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David Reisman

Abstract

In reaction to earlier scholarship on the role of Aristotelian political theory among medieval Arabic-writing intellectuals, this paper argues that another approach of those intellectuals might more profitably be followed: that of the role of rhetorical speech. That political speech is investigated in Aristotle's Rhetoric makes it a suitable candidate for such a pursuit. However, what the present investigation concludes is that even this aspect of political theory by way of the Rhetoric also was not perceived to warrant investigation among medieval Arabic-writing intellectuals. In a review of all constituents of Greek political theory as it is now understood, this paper finds that there was one aspect of rhetorical speech that captivated the attention of these writers: the use of the enthymeme in speech patterns. Drawing on the writings of Avicenna, the author concludes that, instead of the application of the enthymemic construction of political rhetoric, Avicenna perceived yet another arena for its applicability: the training of philosophy students.

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Edited by Felicitas Opwis and David Reisman

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Edited by Felicitas Opwis and David Reisman

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Islamic Philosophy, Science, Culture, and Religion

Studies in Honor of Dimitri Gutas

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Edited by Felicitas Opwis and David Reisman

Islamic intellectual thought is at the center of this collection of articles honoring Dimitri Gutas by friends, colleagues, and former students. The essays cover three main areas: the classical heritage and Islamic culture; classical Arabic science and philosophy; and Muslim traditional sciences. They show the interconnectedness between the Islamic intellectual tradition and its historical predecessors of Greek and Persian provenance, ranging from poetry to science and philosophy. Yet, at the same time, the authors demonstrate the independence of Muslim scholarship and the rich inner-Muslim debates that brought forth a flourishing scholastic culture in the sciences, philosophy, literature, and religious sciences. This collection also reflects the breadth of contemporary research on the intellectual traditions of Islamic civilization.

Contributors include: Amos Bertolacci, Kevin van Bladel, Gideon Bohak, Sonja Brentjes, Charles Burnett, Hans Daiber, Gerhard Endress, William Fortenbaugh, Beatrice Gruendler, Jules Janssens, David King, Yahya Michot, Suleiman Mourad, Racha Omari, Felicitas Opwis, David Reisman, Heinrich von Staden, Tony Street, Hidemi Takahashi, Alexander Treiger, and Robert Wisnovsky.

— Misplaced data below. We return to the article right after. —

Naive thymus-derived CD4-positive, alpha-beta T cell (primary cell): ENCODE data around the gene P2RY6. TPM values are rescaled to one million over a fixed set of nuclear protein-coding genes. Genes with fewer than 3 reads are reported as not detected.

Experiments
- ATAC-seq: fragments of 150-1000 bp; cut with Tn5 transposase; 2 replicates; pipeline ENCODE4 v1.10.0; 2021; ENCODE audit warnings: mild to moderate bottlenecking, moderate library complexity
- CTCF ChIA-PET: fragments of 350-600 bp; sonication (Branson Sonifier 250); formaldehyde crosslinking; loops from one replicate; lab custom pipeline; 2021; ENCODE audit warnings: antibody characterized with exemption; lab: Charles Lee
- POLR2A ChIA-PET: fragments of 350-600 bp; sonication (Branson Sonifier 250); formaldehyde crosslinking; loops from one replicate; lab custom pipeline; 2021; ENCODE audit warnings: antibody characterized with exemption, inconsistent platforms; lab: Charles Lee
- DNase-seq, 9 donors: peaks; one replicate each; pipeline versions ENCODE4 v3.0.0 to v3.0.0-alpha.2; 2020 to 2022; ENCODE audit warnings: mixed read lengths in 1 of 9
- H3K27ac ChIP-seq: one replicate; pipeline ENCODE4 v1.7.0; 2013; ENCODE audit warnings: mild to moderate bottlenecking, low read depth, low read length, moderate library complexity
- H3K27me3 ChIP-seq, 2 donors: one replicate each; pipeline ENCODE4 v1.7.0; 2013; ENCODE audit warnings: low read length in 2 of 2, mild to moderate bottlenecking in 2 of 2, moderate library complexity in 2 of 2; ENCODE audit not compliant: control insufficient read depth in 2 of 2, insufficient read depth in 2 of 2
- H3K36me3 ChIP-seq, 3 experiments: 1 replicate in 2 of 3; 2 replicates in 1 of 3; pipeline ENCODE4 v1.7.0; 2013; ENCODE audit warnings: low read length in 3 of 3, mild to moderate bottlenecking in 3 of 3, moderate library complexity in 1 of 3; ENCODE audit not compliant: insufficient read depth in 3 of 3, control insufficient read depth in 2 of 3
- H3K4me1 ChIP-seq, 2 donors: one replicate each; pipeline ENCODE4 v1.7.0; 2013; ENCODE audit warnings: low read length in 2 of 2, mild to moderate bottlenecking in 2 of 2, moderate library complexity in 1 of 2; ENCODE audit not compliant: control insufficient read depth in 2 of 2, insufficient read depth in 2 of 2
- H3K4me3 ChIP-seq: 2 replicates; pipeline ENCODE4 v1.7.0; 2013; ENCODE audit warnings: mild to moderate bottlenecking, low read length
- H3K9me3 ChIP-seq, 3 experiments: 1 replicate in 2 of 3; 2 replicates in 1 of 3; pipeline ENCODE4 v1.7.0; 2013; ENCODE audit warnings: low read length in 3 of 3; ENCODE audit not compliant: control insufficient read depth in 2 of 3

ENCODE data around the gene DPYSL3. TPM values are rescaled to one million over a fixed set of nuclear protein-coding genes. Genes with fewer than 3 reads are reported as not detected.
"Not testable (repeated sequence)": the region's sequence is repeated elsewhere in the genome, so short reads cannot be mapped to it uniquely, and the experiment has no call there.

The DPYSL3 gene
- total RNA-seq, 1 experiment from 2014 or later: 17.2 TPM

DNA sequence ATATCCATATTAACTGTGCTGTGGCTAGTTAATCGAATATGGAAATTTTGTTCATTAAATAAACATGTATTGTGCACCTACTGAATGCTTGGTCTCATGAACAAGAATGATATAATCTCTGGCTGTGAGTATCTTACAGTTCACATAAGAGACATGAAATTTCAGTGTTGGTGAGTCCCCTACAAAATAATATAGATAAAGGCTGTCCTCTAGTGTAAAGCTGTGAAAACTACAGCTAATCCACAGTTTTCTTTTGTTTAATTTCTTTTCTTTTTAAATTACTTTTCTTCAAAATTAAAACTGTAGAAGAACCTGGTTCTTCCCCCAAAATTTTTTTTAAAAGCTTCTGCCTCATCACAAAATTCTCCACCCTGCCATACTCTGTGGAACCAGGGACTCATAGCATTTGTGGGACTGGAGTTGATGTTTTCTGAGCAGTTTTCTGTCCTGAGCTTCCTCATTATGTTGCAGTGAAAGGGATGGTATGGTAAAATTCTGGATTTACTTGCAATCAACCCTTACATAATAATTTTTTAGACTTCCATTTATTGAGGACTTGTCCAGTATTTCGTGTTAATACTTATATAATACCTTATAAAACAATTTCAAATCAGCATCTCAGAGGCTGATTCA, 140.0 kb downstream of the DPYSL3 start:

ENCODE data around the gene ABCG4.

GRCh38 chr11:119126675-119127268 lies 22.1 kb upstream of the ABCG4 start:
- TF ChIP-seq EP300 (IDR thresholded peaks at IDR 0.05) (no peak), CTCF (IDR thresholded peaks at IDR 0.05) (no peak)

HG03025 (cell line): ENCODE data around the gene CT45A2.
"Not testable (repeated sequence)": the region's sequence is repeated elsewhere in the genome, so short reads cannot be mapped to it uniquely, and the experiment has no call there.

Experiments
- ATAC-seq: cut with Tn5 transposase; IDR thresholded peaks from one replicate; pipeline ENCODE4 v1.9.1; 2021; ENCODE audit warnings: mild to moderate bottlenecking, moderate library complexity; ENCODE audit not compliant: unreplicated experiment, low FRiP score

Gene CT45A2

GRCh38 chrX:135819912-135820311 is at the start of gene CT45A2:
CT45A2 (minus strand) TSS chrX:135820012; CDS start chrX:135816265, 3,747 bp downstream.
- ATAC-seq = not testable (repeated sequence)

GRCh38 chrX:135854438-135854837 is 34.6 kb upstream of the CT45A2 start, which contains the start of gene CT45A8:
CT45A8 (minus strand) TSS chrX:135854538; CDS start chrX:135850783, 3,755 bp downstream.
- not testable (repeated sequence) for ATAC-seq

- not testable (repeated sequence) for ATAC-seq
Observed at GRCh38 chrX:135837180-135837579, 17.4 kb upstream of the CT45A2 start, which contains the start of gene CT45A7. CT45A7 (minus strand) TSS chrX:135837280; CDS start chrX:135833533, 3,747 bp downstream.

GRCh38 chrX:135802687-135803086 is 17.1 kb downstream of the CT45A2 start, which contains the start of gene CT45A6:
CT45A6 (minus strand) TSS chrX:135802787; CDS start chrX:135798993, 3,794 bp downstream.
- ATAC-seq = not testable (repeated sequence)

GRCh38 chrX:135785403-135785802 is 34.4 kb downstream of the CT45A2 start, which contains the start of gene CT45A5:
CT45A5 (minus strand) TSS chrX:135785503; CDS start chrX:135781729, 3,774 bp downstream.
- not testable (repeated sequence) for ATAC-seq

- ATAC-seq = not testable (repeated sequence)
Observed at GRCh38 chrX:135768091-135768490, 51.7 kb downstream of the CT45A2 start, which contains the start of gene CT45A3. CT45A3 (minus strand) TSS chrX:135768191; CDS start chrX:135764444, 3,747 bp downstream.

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The Making of the Avicennan Tradition

The Transmission, Contents, and Structure of Ibn Sīnā's al-Mubāḥaṭāt (The Discussions)

David Colum Reisman

Presenting a detailed analysis of the manuscripts, contents, structure and historical transmission of The Discussions, this volume is a collection of correspondence written by eleventh-century philosoher Avicenna, his students and colleagues.
The first chapter contains a study of the extant manuscripts complete with palaeographical and codicological details. The second chapter traces the transmission of the texts that now constitute The Discussions and offers convincing arguments for their posthumous collection. The third chapter presents biographical studies of Avicenna's students Bahmanyar and Ibn Zayla, and his colleague Abū l-Qāsim al-Kirmānī, in order to develop the historical and intellectual contexts of these philosophical discussions. The fourth chapter develops theories for the dating and original sequence of the individual letters on the basis of textual evidence.
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Before and After Avicenna

Proceedings of the First Conference of the Avicenna Study Group

Edited by David Colum Reisman

This volume contains the proceedings of the first meeting of the Avicenna Study Group. Each of the papers presents the most recent research conclusions in its respective topic.
These conclusions include new insights into Avicenna's revision of Aristotle and Plotinus, specific areas of his theories of psychology and metaphysics, his intellectual interaction with the theologians of his period, the historical and social context in which Avicenna worked, the reception of his thought among Syriac-writing authors, among later Ishraqi philosophers, and in Shi'ite peripatetic philosophy. These insights range from new interpretations of his extant corpus, to compelling theories on the factors contributing to his philosophical innovations. In many cases, these papers present hitherto unexamined textual evidence that will contribute greatly to a new methodology in Avicenna studies, and Arabic-Islamic philosophy in general.